Holding stock is a costly business. In the first place, money that could be earning interest, at the very least, lies idly tied up in stock – but that’s not the end of the problem. Holding stock means controlling stock, and that has its own set of costs.
And, of course, stored stock requires space that could be used more profitably for something else, and it can be damaged or even stolen while in storage. These are just some of the reasons why it’s accepted knowledge that reducing stock holding costs by keeping just enough to allow your business to run smoothly is the smart thing to do.
Reduce Stock Holding Costs
Putting this into practice can be a lot more difficult than it sounds. There are many variables to consider, among these lead times from suppliers and minimum order quantities required to qualify for wholesale pricing. We take a look at some general tips and tricks that may help you to reduce your stock holding costs.
1. Monitor Stock in Real-Time
Thanks to various systems that automate stock monitoring, it’s easier to order new inputs just in time. Monitoring systems for fuel tanks provide an easy example, and various software systems can be used by both retailers and wholesalers to track stock movements. Of course, digitalization doesn’t negate the need for physical stock takes – but they can be less frequent, and this in itself reduces the cost of holding stock.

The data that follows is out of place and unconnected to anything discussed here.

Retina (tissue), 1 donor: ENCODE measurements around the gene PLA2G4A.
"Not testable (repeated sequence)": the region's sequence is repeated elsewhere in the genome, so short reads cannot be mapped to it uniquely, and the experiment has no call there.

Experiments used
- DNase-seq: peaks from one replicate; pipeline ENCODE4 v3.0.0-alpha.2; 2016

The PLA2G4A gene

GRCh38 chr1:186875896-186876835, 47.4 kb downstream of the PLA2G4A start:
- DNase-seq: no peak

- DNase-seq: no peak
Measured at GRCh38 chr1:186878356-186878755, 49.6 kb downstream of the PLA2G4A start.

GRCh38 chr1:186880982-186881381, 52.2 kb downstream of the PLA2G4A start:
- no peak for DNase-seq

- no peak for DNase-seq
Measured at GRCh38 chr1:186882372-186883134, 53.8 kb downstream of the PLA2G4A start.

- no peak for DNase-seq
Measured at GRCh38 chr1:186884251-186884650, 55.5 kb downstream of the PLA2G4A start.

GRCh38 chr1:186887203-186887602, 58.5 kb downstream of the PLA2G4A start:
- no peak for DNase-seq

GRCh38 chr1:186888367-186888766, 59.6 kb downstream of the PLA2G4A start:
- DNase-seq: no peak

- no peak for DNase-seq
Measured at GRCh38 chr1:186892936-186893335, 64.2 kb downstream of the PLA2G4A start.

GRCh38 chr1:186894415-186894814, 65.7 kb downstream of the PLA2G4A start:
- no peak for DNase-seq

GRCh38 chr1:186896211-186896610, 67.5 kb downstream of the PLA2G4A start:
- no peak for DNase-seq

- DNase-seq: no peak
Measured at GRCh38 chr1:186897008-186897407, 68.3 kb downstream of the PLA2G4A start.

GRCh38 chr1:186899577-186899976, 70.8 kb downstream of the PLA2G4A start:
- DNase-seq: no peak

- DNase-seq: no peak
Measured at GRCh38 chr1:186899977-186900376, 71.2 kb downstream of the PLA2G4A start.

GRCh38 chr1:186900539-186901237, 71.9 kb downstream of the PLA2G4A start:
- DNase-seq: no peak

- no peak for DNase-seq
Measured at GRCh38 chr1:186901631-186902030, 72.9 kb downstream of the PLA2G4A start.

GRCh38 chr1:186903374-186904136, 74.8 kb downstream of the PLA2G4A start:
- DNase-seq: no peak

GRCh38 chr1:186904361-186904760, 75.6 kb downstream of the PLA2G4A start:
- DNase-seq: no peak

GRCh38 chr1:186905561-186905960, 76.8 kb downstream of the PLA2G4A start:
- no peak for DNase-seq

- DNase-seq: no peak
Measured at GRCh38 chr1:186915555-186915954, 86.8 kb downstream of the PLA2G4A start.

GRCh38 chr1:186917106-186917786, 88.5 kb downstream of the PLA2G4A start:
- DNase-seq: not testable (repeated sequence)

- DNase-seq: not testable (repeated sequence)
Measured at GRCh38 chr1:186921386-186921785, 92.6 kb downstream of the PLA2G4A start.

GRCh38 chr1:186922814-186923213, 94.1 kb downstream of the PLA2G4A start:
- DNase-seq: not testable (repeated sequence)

Because you aren’t relying on human intervention to report dwindling stocks, you can also reduce the margin of safety you’ve added to the stock level you’ve identified as the reorder point. And since that allows you to have less idle stock at any given time, it adds liquidity to your financial resources.
- Why Should You Be Investing in Gold?
- What is a Temporary Staffing Agency?
- Leading Ideas for Starting a New Business
- Are ONGC Limited Stocks Beneficial for Long-Term Investment?
2. Track Your Waste
Nobody likes having to dump the stock, and that can make keeping tabs on losses a painful business. However, burying one’s head in the sand won’t make the problem go away. Inputs that get consigned to the landfill or outputs that must be sold at reduced prices or disposed of represent a reduction in profitability, and if you’re running on tight margins, that can be make-or-break.
Analyzing stock losses means more than just noting the value lost – you need to investigate why there are stock losses and determine whether there is anything you can do about it. There usually is a solution that, though it might not completely eliminate stock losses, can reduce them.
3. Declutter Your Storeroom
Over time, your business has probably accumulated at least some “dead” stock. These are items that you don’t currently use and probably never will. Meanwhile, they’re taking up space, and your storeroom (or shop floor) staff is dutifully counting that stock every time there’s a physical stocktake.
Identify these items and either find ways to put it to use or dispose of it. You’ll free up storage space or shop floor space that can be used more profitably, and you’ll stop throwing money at stock takes and maintenance of things you’ll never need.
3. Decrease Lead Times